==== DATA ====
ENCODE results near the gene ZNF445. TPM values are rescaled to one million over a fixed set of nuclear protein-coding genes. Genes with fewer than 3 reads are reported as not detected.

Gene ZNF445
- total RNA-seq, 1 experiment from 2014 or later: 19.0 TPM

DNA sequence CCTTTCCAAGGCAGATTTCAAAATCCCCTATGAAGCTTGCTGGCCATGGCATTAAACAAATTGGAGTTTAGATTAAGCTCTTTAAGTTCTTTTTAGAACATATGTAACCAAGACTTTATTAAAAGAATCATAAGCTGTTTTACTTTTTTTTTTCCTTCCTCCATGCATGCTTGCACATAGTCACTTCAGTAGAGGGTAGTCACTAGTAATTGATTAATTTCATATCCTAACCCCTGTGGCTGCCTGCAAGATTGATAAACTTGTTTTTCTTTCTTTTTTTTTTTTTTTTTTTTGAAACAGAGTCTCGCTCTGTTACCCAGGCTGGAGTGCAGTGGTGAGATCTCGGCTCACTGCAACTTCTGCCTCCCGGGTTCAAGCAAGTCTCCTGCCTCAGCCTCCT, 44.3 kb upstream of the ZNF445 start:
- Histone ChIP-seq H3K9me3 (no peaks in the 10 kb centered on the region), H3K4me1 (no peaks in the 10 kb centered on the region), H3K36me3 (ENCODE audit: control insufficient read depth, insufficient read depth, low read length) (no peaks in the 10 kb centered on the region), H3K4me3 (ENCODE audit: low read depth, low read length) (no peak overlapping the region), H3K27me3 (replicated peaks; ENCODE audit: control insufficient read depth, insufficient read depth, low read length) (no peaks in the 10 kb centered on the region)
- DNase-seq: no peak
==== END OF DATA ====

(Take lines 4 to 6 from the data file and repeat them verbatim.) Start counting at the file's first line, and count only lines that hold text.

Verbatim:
DNA sequence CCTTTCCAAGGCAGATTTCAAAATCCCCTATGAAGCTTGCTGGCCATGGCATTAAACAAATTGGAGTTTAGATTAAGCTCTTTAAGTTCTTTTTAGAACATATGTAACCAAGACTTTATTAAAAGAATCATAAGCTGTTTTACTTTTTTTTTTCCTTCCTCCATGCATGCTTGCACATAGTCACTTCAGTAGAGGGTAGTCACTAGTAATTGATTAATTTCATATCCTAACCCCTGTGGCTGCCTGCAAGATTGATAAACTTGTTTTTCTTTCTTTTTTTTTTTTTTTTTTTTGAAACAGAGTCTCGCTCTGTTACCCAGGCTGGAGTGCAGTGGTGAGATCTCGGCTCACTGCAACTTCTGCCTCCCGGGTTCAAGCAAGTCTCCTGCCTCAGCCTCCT, 44.3 kb upstream of the ZNF445 start:
- Histone ChIP-seq H3K9me3 (no peaks in the 10 kb centered on the region), H3K4me1 (no peaks in the 10 kb centered on the region), H3K36me3 (ENCODE audit: control insufficient read depth, insufficient read depth, low read length) (no peaks in the 10 kb centered on the region), H3K4me3 (ENCODE audit: low read depth, low read length) (no peak overlapping the region), H3K27me3 (replicated peaks; ENCODE audit: control insufficient read depth, insufficient read depth, low read length) (no peaks in the 10 kb centered on the region)
- DNase-seq: no peak